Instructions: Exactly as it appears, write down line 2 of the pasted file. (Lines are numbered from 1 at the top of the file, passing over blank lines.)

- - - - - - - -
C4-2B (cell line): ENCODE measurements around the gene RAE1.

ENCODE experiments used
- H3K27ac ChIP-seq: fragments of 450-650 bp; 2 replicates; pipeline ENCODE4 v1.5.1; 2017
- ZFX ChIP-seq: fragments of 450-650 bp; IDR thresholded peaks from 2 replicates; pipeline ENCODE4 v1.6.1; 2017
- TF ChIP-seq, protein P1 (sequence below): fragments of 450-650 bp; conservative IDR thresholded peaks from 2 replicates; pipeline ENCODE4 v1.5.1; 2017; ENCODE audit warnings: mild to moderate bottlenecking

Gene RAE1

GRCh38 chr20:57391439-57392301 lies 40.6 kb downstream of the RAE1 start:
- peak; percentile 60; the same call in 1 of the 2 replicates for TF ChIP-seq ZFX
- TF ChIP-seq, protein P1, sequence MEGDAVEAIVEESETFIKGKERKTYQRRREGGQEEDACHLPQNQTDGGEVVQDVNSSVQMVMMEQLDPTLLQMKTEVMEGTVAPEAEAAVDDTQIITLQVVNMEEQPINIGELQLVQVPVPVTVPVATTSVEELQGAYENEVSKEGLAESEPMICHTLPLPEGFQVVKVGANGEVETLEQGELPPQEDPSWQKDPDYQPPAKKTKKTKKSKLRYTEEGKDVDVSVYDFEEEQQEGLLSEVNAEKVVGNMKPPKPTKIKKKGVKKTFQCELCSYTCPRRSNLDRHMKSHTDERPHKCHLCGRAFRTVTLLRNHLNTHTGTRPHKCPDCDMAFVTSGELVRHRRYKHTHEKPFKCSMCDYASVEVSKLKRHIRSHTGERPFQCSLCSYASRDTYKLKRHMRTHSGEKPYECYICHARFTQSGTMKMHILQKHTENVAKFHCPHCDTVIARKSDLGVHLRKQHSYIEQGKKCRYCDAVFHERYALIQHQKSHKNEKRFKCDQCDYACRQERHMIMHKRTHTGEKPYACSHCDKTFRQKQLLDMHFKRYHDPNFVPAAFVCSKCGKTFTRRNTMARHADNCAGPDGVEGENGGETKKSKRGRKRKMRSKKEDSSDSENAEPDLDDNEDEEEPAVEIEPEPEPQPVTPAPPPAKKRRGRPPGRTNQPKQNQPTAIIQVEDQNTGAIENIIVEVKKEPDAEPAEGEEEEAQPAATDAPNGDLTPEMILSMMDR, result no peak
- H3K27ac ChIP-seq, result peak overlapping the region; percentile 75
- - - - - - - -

ENCODE experiments used